UNITED STATES DISTRICT COURT SOUTHERN DISTRICT OF NEW YORK
January 6, 1965
Si Zentner, Plaintiff,
AMERICAN FEDERATION OF MUSICIANS OF the UNITED STATES AND CANADA and Associated Musicians of Greater New York, Local 802, affiliated with American Federation of Musicians of the United States and Canada, Defendants
The opinion of the court was delivered by: WEINFELD
Plaintiff, an orchestra leader-employer, seeks a preliminary injunction to enjoin the defendant American Federation of Musicians of the United States and Canada (hereinafter called Federation), an international union comprising 675 locals with a membership of 280,000, from expelling him from membership for refusal to pay what is referred to as "work dues equivalents" imposed by a number of its locals. He also seeks to preserve his status as Federation member pending final determination of this suit.
The immediate controversy centers about plaintiff's refusal to make payments to two locals of which he was not a member, but within whose jurisdictions he had performed. The basic issue is the validity of Federation bylaws which permit locals to require nonlocal members to pay a percentage of their wages derived from performances within the locals' jurisdiction.
The plaintiff, who alleges this is a class action brought on behalf of some 5,000 other orchestra leader-employers similarly situated, seeks a declaratory judgment that the bylaws in question are void and that payments made thereunder violate Section 302 of the Labor Management Relations Act of 1947, as amended,
and Section 101(a)(3) of the Labor-Management Reporting and Disclosure Act of 1959.
Plaintiff heads and conducts an orchestra of sixteen musicians, called sidemen, who travel with him throughout the United States performing engagements of various durations. Plaintiff holds membership in two Federation locals, Local 802, named as a defendant herein but not served with process, and Local 47. Each sideman is also a member of at least one Federation local. Plaintiff and sidemen alike pay such dues as may be imposed by their own locals, both in fixed periodic amounts and, where the local requires, based upon a percentage of the scale wage earnings.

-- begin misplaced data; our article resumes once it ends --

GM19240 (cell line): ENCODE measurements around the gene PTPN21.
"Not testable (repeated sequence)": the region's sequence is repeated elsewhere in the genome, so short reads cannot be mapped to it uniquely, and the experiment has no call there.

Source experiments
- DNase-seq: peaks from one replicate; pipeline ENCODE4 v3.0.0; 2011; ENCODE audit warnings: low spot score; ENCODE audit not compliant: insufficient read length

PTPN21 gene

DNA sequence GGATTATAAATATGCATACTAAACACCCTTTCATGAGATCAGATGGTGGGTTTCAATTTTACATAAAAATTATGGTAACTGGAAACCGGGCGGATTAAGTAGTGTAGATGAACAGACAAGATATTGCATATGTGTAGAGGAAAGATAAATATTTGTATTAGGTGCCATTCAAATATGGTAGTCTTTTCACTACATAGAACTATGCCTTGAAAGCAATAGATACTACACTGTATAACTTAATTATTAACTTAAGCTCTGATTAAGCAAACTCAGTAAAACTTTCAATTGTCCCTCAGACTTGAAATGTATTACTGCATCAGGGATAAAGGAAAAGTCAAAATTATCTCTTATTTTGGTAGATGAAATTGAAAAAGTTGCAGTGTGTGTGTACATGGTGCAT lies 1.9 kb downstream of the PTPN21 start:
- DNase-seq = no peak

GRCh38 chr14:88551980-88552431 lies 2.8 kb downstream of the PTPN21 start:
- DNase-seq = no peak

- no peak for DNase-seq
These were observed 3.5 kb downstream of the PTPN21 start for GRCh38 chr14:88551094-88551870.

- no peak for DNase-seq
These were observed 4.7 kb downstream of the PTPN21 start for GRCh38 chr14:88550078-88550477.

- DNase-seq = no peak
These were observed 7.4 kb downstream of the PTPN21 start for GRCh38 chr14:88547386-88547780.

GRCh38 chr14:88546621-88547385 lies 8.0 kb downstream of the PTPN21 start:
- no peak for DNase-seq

Prior to 1964, traveling members
of Federation who performed in jurisdictions other than their own paid either a ten per cent "traveling surcharge" to Federation
or, if not subject to this tax and if the local in whose jurisdiction they performed so required, a tax based upon earnings (not exceeding four per cent), provided it was also imposed upon the local's own members. At the 1963 Federation convention the ten per cent "traveling surcharge" payable to the national organization was abolished effective January 1, 1964.
The convention adopted a resolution, Recommendation 11, which authorized locals to require traveling members to pay a percentage of their scale wage earned within their jurisdictions, so long as the levy was uniformly imposed on members and nonlocal members without discrimination.
Thereafter, in March 1964, the Federation's International Executive Board codified this resolution in the following bylaw:
"Each local may impose such dues (whether regular, periodic or based upon earnings), fees and assessments as shall be lawfully adopted by such Local, subject to the following conditions and limitations:
* * * * * *
"(C) A Local may require any traveling member of the Federation who is not a member of such Local to pay a percentage of his scale wage earned from services rendered in connection with any performance within its jurisdiction, provided the Local uniformly requires its own members to pay the same percentage of their scale wages in connection with the rendition of the same classification of services."